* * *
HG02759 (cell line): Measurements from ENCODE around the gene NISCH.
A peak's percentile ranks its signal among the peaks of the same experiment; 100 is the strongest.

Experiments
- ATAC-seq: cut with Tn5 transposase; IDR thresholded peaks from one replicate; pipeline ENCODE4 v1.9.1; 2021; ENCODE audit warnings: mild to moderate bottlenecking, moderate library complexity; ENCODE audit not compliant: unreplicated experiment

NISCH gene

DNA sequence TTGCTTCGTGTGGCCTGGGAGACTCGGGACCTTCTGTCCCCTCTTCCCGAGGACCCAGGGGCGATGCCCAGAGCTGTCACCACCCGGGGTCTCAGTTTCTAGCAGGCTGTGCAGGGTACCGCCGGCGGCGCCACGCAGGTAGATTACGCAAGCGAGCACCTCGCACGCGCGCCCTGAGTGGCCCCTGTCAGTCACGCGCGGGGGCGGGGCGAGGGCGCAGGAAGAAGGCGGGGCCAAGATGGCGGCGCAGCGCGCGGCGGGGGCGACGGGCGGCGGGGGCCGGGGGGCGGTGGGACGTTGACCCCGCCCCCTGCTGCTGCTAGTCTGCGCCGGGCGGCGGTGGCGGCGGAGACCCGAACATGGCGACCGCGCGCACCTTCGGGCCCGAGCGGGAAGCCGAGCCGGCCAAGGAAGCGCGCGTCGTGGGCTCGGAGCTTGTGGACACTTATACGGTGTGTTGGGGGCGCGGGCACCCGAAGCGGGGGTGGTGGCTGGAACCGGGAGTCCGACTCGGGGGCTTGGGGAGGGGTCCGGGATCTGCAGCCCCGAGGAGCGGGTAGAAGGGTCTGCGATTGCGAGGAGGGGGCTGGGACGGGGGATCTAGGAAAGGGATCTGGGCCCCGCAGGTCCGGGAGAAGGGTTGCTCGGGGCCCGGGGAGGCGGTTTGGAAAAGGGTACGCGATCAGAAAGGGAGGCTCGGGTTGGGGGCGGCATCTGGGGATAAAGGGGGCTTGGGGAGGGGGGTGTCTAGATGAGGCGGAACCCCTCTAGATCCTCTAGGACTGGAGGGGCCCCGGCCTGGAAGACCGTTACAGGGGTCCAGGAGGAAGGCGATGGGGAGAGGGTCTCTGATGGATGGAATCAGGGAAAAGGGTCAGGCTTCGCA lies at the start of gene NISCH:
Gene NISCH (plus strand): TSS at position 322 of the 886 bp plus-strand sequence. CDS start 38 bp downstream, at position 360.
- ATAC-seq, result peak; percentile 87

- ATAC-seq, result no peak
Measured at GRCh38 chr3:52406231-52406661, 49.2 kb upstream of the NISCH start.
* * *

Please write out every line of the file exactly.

HG02759 (cell line): Measurements from ENCODE around the gene NISCH.
A peak's percentile ranks its signal among the peaks of the same experiment; 100 is the strongest.

Experiments
- ATAC-seq: cut with Tn5 transposase; IDR thresholded peaks from one replicate; pipeline ENCODE4 v1.9.1; 2021; ENCODE audit warnings: mild to moderate bottlenecking, moderate library complexity; ENCODE audit not compliant: unreplicated experiment

NISCH gene

DNA sequence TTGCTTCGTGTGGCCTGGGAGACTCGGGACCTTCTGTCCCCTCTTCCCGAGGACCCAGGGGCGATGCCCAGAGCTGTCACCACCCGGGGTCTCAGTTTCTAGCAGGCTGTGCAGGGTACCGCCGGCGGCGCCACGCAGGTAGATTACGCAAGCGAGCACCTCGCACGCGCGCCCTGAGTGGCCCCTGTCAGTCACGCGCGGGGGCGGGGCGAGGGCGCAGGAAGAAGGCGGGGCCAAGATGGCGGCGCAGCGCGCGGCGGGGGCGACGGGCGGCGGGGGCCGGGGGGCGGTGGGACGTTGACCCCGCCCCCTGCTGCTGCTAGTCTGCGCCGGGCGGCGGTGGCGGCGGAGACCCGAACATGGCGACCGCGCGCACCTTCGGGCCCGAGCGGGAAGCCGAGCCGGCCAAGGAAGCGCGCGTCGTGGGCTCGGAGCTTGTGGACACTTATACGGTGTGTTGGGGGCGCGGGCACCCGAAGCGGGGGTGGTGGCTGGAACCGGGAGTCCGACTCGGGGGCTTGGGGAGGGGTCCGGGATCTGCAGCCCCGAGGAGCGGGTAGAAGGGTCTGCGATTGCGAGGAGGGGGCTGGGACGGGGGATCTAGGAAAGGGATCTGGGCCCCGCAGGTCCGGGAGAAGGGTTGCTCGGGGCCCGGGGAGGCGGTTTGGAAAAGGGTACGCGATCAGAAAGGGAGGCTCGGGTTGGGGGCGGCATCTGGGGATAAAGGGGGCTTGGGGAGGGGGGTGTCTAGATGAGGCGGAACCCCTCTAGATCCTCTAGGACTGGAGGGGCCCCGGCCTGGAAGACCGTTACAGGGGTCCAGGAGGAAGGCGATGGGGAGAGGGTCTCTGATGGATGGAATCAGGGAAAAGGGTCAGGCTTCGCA lies at the start of gene NISCH:
Gene NISCH (plus strand): TSS at position 322 of the 886 bp plus-strand sequence. CDS start 38 bp downstream, at position 360.
- ATAC-seq, result peak; percentile 87

- ATAC-seq, result no peak
Measured at GRCh38 chr3:52406231-52406661, 49.2 kb upstream of the NISCH start.